Deadline: 05 October, 2020
Type of Employment: Individual Contract
Who can apply?
Anyone with desired qualifications
Despite the significant progress that has been made in fighting the global scourge of corruption in recent years, corruption continues to harm national development processes and undermine democracy and the rule of law, contributing to the culture of impunity and violence thus impeding progress towards achievement of 2030 Agenda for Sustainable Development. Recognizing the detrimental impact of corruption on sustainable development, nearly all countries have ratified or acceded to the UN Convention against Corruption (UNCAC). With 187 states parties as of 6 February 2020, UNCAC has been influential in enabling states parties to adopt national legal instruments to combat corruption, including anti-corruption laws and strategies, and the establishment of anti-corruption institutions.
Moreover, corruption and its consequences significantly impact COVID-19 response and recovery. The impact of corruption is currently being felt not only across healthcare service delivery, policymaking, procurement practices, and the management of health funds, but also on governance systems overall, undermining the effectiveness of response and recovery measures to the crisis. To build back better, strengthen resilience of institutions, systems and people and reduce vulnerability to future crisis, anti-corruption initiatives will maintain their critical role in the development agenda at the global, regional and country levels.
The multi-year support of the Department of Foreign Affairs and Trade (DFAT), Australia to UNDP’s anti-corruption work has been very important to promote transparency, accountability and integrity agenda at the global, regional and country levels. In 2012-2016 DFAT Australia supported UNDP’s Global Anti-corruption Initiative (GAIN) to implement anti-corruption initiatives in close collaboration with UNODC, and a joint UNDP-UNODC initiative, UN Pacific Regional Anti-Corruption (UN-PRAC) Project.
The successful implementation of Phase 1 resulted in a renewed DFAT-UNDP-UNODC partnership in 2016-2020, with UNDP’s new Anti-Corruption for Peaceful and Inclusive Societies (ACPIS) global project implemented with a total budget of AUD 6,550,665. The project aimed to integrate anti-corruption solutions in service delivery sectors such as health, education, water, construction, etc., strengthen institutional capacity of integrity institutions to prevent corruption, and promote knowledge and advocacy to support anti-corruption efforts.
More specifically, the ACPIS project aimed to strengthen national capacities, integrate anti-corruption measures into national development processes and enhance integrity in service delivery. The project aimed to contribute to the implementation of Sustainable Development Goals (SDGs), in particular Goal 16 on promoting peaceful and inclusive societies, provide access to justice and build effective, accountable and inclusive institutions, by integrating anti-corruption, transparency and accountability across all the SDGs.
From the end of 2018 to the beginning of 2019, an independent international consultant carried out a mid-term review of the ACPIS project. Overall, the review concluded that the project showed continued progress during 2016-2018 and achieved its expected results during the mid-point of project implementation, demonstrating evidence of success at the country level, with 6 countries implementing anti-corruption initiatives (Bhutan, Indonesia, Myanmar, Papua New Guinea, Philippines, and Thailand) supported by the global ACPIS project. Through global advocacy and awareness activities, the ACPIS project widely shared its lessons learned and good practices from global, regional and country levels, for example, during the commemoration of International Anti-Corruption Day, participation at the Conference of the States Parties to UNCAC, International Anti-Corruption Conference, etc. Coupled with these achievements, the project also promoted innovation through its activities, both in terms of the use of technology, and in leading new thinking and ways in addressing corruption.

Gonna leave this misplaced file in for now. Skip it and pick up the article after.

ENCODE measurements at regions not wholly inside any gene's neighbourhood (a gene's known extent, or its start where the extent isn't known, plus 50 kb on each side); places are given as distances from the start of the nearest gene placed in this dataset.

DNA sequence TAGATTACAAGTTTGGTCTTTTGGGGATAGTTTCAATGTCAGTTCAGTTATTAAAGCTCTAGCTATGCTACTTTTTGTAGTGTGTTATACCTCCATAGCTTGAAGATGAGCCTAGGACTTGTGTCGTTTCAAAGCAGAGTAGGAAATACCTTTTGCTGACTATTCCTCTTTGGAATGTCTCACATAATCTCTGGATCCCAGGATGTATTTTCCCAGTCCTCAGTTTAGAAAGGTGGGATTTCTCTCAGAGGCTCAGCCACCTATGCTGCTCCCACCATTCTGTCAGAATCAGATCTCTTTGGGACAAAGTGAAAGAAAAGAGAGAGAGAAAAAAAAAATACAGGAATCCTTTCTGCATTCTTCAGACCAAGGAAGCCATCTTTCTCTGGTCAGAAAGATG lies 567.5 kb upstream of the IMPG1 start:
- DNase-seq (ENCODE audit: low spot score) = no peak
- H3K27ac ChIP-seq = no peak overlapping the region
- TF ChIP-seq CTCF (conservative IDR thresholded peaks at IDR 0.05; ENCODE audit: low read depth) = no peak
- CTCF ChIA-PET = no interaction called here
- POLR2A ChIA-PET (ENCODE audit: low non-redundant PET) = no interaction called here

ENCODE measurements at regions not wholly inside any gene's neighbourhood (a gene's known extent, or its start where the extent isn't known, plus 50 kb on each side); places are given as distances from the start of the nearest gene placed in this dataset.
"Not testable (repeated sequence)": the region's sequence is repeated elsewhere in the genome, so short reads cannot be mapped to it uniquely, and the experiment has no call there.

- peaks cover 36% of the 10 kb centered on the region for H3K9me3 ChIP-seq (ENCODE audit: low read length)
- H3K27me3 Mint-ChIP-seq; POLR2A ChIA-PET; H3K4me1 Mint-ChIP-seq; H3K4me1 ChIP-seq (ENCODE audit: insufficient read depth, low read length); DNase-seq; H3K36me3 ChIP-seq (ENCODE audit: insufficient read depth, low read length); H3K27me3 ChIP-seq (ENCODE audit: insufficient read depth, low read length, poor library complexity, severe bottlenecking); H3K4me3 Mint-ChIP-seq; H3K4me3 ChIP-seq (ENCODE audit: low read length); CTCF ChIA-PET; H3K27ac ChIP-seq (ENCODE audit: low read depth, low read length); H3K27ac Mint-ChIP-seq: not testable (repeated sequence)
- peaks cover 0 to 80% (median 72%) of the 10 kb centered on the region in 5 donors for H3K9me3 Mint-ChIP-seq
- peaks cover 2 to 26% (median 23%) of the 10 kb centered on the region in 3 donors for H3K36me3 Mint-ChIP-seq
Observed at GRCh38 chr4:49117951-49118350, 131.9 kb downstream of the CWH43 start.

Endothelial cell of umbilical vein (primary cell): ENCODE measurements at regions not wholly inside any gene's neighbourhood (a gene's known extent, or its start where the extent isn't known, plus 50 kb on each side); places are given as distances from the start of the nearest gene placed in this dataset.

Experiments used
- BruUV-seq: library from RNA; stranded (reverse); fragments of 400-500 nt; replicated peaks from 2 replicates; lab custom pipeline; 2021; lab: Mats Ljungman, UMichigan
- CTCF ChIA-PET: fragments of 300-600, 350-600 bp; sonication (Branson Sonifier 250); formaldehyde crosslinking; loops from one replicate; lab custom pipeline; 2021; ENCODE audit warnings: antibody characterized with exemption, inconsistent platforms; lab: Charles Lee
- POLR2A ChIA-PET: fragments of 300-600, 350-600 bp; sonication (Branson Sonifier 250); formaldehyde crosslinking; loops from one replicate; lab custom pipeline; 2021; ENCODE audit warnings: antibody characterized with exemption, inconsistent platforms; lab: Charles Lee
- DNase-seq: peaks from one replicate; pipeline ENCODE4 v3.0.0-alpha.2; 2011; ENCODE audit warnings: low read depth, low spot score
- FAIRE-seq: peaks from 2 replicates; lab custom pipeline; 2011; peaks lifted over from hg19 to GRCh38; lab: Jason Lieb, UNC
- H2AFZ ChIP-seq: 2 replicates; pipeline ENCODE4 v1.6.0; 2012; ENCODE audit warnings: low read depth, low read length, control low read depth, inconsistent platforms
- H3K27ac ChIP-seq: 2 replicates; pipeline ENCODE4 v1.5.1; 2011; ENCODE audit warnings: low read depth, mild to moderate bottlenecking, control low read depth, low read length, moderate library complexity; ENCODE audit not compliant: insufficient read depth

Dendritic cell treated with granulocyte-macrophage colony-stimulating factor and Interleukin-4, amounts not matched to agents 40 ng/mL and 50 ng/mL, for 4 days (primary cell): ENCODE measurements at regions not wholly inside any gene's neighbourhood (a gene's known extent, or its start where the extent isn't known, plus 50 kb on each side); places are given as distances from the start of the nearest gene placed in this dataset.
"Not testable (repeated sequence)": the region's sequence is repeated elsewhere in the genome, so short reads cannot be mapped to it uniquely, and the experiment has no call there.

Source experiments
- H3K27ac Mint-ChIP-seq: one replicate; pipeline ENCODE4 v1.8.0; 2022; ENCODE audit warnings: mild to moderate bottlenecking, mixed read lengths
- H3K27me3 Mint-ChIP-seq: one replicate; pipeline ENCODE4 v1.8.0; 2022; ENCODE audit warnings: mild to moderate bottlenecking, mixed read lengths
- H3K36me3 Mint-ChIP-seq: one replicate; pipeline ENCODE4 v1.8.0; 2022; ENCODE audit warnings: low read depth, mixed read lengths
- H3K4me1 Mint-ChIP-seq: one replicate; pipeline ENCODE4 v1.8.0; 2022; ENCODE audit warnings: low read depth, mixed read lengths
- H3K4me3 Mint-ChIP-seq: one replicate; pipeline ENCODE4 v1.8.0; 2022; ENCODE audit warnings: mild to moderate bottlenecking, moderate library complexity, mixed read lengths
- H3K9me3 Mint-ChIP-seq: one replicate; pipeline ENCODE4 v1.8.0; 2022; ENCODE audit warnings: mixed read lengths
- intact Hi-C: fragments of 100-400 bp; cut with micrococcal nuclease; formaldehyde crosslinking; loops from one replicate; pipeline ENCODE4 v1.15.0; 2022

|Duties and Responsibilities|
|Expected outputs and DeliverablesThe consultant will be responsible for the following deliverables:Final evaluation inception report—an inception report should be prepared by the consultant before going into the full-fledged data collection exercise. It should detail the evaluator’s understanding of what is being evaluated and why, showing how each evaluation question will be answered by way of: proposed methods, proposed sources of data and data collection procedures. The inception report should include a proposed schedule of tasks, activities and deliverables. (By October 10, 2020)First draft evaluation report which should be reviewed and approved by ACPIS team members and interviewed staff. (By November 5, 2020)Presentation of findings and recommendations of final evaluation to ACPIS team and DFAT via Skype or Zoom. (By November 11, 2020)Final evaluation report, incorporating all the comments and inputs made to the previous drafts. (no later than December 5, 2020)|
|Required Skills and Experience|
|Education: Master’s degree in public administration, law, political science, finance, economics, international relations, development studies, or related field.Experience: At least 10 years of working experience in monitoring and evaluation, and in addition, policy support, programme management or design of governance and anti-corruption programmes/projects; Prior experience in producing research studies (preferably in governance and anti-corruption),Prior experience in conducting mid-term or final evaluations related to governance and preferably anti-corruption.|
Language Requirements: Strong writing skills in English.